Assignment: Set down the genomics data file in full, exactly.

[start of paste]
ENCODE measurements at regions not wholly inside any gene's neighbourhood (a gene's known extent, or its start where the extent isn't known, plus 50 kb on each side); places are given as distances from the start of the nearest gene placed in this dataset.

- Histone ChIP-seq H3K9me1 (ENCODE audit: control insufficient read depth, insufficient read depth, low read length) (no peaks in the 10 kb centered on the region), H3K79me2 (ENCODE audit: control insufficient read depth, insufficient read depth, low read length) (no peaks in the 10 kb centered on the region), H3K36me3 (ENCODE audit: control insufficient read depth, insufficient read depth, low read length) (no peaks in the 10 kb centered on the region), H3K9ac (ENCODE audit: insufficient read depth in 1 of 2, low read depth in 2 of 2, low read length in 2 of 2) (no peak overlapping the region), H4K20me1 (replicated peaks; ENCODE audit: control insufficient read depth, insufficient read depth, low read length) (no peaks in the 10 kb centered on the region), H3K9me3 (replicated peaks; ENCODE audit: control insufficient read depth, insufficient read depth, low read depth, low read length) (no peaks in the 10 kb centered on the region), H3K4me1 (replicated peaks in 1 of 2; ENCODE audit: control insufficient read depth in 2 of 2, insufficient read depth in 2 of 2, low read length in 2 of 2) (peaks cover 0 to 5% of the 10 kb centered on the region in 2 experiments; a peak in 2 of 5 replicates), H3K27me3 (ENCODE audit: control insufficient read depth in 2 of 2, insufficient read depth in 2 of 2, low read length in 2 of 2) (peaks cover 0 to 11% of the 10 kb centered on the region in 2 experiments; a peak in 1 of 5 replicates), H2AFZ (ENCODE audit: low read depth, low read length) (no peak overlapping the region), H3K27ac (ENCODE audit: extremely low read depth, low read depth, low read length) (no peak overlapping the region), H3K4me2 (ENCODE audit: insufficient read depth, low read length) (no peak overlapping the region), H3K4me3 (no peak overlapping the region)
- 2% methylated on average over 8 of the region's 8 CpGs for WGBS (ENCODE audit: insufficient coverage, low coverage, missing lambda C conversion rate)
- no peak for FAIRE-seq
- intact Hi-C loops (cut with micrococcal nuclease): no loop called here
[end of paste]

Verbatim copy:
ENCODE measurements at regions not wholly inside any gene's neighbourhood (a gene's known extent, or its start where the extent isn't known, plus 50 kb on each side); places are given as distances from the start of the nearest gene placed in this dataset.

- Histone ChIP-seq H3K9me1 (ENCODE audit: control insufficient read depth, insufficient read depth, low read length) (no peaks in the 10 kb centered on the region), H3K79me2 (ENCODE audit: control insufficient read depth, insufficient read depth, low read length) (no peaks in the 10 kb centered on the region), H3K36me3 (ENCODE audit: control insufficient read depth, insufficient read depth, low read length) (no peaks in the 10 kb centered on the region), H3K9ac (ENCODE audit: insufficient read depth in 1 of 2, low read depth in 2 of 2, low read length in 2 of 2) (no peak overlapping the region), H4K20me1 (replicated peaks; ENCODE audit: control insufficient read depth, insufficient read depth, low read length) (no peaks in the 10 kb centered on the region), H3K9me3 (replicated peaks; ENCODE audit: control insufficient read depth, insufficient read depth, low read depth, low read length) (no peaks in the 10 kb centered on the region), H3K4me1 (replicated peaks in 1 of 2; ENCODE audit: control insufficient read depth in 2 of 2, insufficient read depth in 2 of 2, low read length in 2 of 2) (peaks cover 0 to 5% of the 10 kb centered on the region in 2 experiments; a peak in 2 of 5 replicates), H3K27me3 (ENCODE audit: control insufficient read depth in 2 of 2, insufficient read depth in 2 of 2, low read length in 2 of 2) (peaks cover 0 to 11% of the 10 kb centered on the region in 2 experiments; a peak in 1 of 5 replicates), H2AFZ (ENCODE audit: low read depth, low read length) (no peak overlapping the region), H3K27ac (ENCODE audit: extremely low read depth, low read depth, low read length) (no peak overlapping the region), H3K4me2 (ENCODE audit: insufficient read depth, low read length) (no peak overlapping the region), H3K4me3 (no peak overlapping the region)
- 2% methylated on average over 8 of the region's 8 CpGs for WGBS (ENCODE audit: insufficient coverage, low coverage, missing lambda C conversion rate)
- no peak for FAIRE-seq
- intact Hi-C loops (cut with micrococcal nuclease): no loop called here